Yet, iQIYI’s average revenue per subscriber has actually fallen over the past two years. To attract new subscribers, Tencent and iQIYI are outdoing themselves in marketing expenses and subscriber rebates, but that is not helping them nudge closer to profitability. Dai argues that with three equal-sized players in China and their current content not much superior to existing TV channels, Chinese streaming players are likely to struggle to raise their subscription fees in the foreseeable future.

Content drives subscriptions, but high-quality content costs money. Top Chinese TV series such as Burning Ice or widely acclaimed award-winning Story of Yanxi Palace cost US$600,000 an hour to make compared with the US$6 million to US$10 million an hour for US prime shows such as The Crown or Narcos. Netflix will spend US$15 billion on making movies and TV programming this year. If Chinese streaming companies are scrimping on content costs and they have 1.3 billion potential subscribers to sell to, surely they would have higher margins and thus a quicker path to profitability than Netflix.

Unfortunately, making movies is not like soap manufacturing. Content cost accounted for 84% of iQIYI’s total revenue in 2018, far higher than 48% for Netflix. Bernstein’s Dai notes that content cost in China is likely to go up over time, even though iQIYI maintains that it is now paying less in celebrity compensation than before.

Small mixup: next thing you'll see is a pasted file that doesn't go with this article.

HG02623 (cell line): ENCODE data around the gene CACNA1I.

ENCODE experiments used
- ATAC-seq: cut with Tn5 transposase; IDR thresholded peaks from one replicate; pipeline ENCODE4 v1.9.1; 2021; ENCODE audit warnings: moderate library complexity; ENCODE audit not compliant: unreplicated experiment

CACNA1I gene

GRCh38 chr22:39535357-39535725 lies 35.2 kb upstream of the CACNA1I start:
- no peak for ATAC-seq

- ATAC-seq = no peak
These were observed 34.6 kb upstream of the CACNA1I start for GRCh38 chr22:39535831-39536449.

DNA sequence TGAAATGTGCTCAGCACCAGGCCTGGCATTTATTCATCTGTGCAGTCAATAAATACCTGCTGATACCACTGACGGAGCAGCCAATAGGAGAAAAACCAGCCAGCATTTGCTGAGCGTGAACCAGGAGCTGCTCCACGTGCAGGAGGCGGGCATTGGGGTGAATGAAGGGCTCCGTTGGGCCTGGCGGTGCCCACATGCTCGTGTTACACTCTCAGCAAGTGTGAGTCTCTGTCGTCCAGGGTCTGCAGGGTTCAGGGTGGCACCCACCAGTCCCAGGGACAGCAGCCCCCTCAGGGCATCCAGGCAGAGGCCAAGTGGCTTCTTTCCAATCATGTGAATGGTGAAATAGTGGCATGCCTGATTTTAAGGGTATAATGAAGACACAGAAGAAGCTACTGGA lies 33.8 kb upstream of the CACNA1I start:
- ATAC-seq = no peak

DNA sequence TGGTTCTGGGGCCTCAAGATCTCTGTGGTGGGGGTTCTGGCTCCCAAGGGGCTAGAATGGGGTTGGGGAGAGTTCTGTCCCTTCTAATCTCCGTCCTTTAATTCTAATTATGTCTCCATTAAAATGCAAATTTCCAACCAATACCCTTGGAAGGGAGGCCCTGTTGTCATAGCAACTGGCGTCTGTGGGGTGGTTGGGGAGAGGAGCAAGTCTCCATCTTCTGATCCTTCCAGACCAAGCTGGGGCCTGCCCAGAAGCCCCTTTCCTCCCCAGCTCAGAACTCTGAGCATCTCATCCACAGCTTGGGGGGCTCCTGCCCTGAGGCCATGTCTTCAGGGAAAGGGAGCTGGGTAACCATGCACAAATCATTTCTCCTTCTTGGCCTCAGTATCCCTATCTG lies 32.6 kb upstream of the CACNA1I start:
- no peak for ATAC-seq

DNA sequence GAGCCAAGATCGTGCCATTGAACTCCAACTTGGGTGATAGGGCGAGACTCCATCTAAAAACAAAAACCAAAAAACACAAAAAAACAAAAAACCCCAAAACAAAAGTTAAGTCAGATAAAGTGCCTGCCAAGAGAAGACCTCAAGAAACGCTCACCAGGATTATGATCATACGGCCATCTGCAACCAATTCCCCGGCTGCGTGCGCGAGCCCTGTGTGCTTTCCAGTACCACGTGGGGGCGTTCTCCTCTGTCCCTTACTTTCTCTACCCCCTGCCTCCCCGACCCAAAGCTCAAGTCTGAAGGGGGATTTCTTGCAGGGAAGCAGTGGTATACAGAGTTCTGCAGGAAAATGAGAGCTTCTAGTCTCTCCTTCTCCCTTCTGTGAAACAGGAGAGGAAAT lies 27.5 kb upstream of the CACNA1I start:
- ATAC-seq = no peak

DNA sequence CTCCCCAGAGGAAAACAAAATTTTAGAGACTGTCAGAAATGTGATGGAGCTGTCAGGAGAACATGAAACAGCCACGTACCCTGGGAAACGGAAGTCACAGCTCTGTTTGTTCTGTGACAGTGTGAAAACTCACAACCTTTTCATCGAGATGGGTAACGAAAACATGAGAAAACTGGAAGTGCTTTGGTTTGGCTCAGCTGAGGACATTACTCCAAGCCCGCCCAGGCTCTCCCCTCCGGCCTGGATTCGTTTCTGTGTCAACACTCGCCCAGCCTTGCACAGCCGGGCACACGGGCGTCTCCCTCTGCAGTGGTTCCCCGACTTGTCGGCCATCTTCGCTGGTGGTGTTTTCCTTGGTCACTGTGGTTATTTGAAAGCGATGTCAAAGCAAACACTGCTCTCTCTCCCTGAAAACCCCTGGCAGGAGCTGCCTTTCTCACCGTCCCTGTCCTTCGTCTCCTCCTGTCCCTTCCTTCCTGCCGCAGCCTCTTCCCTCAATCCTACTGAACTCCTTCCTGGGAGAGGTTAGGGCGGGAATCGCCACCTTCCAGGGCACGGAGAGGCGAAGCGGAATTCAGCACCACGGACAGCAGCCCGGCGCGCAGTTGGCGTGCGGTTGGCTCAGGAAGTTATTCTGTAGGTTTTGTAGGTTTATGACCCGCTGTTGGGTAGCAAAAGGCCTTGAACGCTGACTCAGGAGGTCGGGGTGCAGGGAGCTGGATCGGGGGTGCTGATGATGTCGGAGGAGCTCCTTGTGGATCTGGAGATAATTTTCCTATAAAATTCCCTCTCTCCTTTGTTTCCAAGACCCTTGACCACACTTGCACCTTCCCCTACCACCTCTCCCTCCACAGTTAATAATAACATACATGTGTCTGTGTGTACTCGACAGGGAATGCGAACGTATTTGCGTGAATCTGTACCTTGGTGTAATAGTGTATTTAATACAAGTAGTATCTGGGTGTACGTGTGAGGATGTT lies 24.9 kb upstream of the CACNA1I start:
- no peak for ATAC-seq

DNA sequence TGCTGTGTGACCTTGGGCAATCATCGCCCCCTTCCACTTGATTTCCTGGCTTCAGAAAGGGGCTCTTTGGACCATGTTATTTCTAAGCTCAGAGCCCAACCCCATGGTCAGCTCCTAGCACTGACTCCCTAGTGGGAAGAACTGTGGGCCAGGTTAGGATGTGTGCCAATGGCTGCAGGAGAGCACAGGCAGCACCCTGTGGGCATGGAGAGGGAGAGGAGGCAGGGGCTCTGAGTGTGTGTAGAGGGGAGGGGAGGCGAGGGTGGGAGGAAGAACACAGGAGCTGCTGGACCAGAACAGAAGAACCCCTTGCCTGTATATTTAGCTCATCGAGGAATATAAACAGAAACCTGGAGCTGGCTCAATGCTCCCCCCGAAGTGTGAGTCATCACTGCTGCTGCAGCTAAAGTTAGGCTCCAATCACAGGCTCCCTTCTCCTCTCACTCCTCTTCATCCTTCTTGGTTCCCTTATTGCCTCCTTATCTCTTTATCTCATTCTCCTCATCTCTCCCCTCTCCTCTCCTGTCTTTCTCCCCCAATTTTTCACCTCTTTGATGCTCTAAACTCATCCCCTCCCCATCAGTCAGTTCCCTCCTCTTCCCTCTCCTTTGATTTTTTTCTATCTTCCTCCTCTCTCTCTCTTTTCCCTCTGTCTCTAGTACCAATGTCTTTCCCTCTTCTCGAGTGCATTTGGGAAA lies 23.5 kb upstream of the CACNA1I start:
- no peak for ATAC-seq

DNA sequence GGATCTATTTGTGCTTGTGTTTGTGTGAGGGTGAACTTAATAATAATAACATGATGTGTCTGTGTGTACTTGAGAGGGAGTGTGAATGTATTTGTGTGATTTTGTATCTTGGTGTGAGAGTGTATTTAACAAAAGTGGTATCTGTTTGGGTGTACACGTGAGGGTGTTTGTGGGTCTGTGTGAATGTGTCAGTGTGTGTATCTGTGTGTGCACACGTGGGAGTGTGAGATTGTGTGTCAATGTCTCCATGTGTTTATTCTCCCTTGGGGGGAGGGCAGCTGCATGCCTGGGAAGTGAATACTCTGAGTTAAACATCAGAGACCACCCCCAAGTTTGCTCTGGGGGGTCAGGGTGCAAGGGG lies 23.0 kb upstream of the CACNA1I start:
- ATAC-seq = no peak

Chinese streaming companies are unique in that, apart from subscription fees, they also derive some of their revenues from selling advertising on their platform. Netflix, on the other hand, has always been ad-free. One reason subscribers are willing to pay a lot of money every month is they are spared from having to watch ads so they can focus on binge watching a TV serial or a movie.

Online advertising last year made up just under half of the three major streaming players’ revenues in China. But advertising as a percentage of streaming firms’ revenues has been declining as subscription revenues grow. Ad revenue softness should also be seen in the context of e-commerce players such as Alibaba increasingly muscling in on a business that was once mainly dominated by search engine operators such as iQIYI’s parent Baidu as well as social media platforms such as WeChat and Weibo, because advertisers are seeking more bang for the buck.

As ad revenues decline, content costs rise and iQIYI, Tencent Video and Youku Tudou are unable to dramatically lift subscription fees, they are likely to rack up further losses over the next several years. For now, their cash-rich parents Baidu, Tencent and Alibaba see video streaming as just another business that allows them to harvest a ton of personal data from subscribers, which ultimately adds to the stickiness of their larger e-commerce, search advertising or online gaming platforms. What differentiates Netflix from its Chinese imitators is that, as a standalone company, it is focused on making money rather than harvesting data for its parents.

 

Assif Shameen is a technology writer based in North America